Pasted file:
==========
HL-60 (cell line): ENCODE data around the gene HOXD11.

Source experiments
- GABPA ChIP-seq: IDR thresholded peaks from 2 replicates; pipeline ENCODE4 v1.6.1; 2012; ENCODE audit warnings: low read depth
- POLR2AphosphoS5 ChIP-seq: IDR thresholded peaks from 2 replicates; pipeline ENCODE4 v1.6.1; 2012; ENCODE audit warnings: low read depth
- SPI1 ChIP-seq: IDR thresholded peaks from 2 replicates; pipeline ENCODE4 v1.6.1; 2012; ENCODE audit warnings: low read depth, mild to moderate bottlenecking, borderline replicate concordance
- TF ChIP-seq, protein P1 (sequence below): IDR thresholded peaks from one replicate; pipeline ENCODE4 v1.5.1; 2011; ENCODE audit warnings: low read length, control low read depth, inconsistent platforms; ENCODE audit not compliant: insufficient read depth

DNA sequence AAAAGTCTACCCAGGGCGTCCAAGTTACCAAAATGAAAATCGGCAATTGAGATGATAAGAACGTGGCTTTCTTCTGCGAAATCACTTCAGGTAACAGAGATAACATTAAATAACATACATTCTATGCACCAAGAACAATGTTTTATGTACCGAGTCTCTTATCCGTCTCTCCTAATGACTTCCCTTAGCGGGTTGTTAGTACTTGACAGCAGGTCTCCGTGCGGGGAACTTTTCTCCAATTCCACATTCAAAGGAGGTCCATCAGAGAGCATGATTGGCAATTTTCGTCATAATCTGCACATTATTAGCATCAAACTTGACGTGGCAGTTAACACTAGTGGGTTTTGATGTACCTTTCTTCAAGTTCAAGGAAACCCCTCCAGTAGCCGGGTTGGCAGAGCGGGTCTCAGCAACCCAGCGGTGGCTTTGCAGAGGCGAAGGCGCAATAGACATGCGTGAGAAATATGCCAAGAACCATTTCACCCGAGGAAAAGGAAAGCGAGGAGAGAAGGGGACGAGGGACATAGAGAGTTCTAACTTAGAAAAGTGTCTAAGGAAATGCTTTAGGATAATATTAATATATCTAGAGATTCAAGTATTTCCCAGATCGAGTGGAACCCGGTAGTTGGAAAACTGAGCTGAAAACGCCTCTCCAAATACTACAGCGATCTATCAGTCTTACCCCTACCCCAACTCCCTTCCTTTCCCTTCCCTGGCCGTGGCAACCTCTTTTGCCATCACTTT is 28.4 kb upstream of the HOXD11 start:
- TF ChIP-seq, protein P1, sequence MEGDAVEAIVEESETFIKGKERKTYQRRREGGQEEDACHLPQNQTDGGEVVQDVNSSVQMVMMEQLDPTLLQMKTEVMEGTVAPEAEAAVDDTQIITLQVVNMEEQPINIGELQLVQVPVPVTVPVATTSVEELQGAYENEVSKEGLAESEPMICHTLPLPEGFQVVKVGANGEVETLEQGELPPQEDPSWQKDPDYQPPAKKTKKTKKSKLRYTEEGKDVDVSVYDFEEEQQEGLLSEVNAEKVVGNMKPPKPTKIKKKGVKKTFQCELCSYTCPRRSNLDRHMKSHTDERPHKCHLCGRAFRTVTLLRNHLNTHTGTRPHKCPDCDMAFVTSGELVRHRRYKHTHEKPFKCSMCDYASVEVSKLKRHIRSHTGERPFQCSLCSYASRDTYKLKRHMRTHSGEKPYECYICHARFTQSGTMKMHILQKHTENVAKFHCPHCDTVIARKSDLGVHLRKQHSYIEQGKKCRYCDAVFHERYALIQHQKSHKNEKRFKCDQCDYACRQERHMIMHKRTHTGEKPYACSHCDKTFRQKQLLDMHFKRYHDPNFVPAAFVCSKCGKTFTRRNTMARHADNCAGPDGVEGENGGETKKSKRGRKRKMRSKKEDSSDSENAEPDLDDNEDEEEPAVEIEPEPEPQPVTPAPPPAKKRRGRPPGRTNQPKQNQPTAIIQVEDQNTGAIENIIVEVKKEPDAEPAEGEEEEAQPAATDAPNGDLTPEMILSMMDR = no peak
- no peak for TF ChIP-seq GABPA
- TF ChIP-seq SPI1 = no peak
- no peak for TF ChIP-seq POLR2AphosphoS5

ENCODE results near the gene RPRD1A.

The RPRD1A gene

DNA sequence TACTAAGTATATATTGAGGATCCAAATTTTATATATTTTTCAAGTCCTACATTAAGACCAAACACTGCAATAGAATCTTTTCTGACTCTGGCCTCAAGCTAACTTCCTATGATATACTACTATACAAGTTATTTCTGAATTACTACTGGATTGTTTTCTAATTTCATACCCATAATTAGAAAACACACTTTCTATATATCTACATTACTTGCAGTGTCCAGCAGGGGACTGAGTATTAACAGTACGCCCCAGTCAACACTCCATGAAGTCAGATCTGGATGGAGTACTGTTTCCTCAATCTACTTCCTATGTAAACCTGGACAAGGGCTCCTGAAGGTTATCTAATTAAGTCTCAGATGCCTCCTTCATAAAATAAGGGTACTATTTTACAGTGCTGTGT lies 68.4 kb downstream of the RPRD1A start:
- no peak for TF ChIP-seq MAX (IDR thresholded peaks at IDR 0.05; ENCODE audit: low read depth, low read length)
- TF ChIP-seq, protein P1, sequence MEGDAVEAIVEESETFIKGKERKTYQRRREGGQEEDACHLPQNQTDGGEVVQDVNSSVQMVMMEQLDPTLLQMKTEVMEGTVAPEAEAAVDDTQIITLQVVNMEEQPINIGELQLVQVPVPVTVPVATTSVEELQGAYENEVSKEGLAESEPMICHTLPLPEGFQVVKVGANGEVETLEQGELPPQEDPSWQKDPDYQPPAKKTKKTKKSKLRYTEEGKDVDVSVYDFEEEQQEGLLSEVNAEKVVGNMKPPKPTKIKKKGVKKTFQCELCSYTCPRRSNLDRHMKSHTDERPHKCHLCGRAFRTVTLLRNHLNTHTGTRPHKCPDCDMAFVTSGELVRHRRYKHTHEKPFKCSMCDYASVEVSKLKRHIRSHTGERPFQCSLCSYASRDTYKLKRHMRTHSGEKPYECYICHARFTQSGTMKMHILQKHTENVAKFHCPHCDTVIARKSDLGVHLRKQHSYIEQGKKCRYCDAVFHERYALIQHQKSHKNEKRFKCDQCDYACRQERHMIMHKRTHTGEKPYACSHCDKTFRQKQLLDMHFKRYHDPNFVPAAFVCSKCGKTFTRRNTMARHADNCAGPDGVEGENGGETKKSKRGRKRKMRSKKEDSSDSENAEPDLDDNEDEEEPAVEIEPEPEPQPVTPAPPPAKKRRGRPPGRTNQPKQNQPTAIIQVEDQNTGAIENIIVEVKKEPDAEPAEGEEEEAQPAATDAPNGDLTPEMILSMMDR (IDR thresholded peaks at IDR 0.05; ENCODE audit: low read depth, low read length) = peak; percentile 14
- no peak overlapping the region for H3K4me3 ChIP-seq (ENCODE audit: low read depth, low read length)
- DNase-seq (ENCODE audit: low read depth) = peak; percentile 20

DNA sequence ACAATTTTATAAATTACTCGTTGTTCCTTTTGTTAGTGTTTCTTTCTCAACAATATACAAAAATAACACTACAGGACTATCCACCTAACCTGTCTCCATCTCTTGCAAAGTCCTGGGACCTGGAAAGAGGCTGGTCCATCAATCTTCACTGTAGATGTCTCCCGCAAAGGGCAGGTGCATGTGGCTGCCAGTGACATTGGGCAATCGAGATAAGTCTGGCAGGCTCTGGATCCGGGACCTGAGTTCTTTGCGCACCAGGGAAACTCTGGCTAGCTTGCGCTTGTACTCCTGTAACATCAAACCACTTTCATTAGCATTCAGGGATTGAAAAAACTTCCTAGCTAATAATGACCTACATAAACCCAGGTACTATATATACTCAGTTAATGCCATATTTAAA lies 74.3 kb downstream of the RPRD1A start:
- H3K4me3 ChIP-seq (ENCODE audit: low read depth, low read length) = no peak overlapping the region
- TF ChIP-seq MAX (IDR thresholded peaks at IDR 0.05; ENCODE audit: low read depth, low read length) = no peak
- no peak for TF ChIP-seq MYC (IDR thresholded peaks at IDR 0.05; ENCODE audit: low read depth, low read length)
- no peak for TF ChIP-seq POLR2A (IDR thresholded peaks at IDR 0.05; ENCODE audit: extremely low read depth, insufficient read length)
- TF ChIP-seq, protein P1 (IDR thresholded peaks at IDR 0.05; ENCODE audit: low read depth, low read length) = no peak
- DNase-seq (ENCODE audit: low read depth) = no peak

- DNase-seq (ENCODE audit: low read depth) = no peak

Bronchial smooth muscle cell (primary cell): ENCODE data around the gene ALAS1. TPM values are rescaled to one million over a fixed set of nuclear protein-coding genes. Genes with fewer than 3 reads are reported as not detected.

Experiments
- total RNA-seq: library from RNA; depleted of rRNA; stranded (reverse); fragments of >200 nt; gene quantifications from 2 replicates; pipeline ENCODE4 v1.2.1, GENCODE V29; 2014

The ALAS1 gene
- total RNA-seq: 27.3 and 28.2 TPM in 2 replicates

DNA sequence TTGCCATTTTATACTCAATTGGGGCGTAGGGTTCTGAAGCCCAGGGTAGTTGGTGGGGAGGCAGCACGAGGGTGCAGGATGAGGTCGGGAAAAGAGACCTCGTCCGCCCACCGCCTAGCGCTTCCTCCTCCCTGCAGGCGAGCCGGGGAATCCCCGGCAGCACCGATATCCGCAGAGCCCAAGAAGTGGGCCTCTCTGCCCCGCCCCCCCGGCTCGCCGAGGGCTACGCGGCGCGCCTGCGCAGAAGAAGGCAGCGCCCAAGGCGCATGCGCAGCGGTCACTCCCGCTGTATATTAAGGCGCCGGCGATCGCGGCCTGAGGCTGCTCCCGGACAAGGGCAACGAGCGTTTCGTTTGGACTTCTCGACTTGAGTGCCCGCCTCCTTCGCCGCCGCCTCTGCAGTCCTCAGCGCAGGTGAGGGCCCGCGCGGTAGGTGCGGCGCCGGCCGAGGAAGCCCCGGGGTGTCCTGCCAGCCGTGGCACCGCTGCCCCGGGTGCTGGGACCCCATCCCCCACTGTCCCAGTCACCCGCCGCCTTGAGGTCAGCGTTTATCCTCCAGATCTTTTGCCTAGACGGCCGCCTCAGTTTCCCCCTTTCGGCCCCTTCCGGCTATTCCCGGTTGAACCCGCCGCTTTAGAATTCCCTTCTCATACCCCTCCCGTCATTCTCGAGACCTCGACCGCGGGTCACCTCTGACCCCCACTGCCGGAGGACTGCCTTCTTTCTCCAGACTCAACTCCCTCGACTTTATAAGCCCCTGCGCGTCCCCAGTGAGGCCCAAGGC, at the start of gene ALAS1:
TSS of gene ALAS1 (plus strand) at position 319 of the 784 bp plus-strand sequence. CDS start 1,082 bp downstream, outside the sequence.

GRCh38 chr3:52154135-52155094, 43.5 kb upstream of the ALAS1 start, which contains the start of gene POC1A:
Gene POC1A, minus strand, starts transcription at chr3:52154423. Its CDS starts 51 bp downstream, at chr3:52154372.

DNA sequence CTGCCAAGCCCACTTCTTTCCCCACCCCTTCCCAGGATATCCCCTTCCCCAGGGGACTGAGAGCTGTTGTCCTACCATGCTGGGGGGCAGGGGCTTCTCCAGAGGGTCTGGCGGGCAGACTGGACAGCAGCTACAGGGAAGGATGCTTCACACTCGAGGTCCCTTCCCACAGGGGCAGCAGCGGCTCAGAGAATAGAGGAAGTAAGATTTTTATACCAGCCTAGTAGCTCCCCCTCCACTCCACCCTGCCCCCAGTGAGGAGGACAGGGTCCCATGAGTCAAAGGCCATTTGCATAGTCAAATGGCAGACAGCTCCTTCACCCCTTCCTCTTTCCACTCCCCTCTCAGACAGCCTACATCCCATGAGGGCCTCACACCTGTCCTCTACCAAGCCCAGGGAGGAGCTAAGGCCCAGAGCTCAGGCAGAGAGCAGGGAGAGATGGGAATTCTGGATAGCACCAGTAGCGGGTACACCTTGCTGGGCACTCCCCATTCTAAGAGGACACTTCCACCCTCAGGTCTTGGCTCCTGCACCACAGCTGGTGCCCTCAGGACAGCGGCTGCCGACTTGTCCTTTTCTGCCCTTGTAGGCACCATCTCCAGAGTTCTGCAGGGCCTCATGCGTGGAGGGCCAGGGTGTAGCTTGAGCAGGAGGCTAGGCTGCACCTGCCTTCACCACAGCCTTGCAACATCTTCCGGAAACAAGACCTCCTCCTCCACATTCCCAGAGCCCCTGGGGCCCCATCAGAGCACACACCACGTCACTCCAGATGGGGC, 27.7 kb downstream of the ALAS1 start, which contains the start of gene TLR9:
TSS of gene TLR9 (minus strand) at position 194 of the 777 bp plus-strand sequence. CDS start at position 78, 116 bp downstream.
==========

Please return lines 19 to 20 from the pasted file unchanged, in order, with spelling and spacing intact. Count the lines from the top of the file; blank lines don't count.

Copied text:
DNA sequence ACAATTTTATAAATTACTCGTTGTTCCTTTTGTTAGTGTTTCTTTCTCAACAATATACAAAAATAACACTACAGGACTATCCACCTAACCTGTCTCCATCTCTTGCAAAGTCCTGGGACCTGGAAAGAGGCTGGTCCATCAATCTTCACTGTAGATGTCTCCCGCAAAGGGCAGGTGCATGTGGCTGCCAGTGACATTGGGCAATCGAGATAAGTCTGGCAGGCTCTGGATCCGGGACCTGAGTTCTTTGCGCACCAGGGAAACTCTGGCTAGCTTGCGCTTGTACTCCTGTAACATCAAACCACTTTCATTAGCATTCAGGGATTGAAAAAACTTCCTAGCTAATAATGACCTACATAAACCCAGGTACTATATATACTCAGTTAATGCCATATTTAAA lies 74.3 kb downstream of the RPRD1A start:
- H3K4me3 ChIP-seq (ENCODE audit: low read depth, low read length) = no peak overlapping the region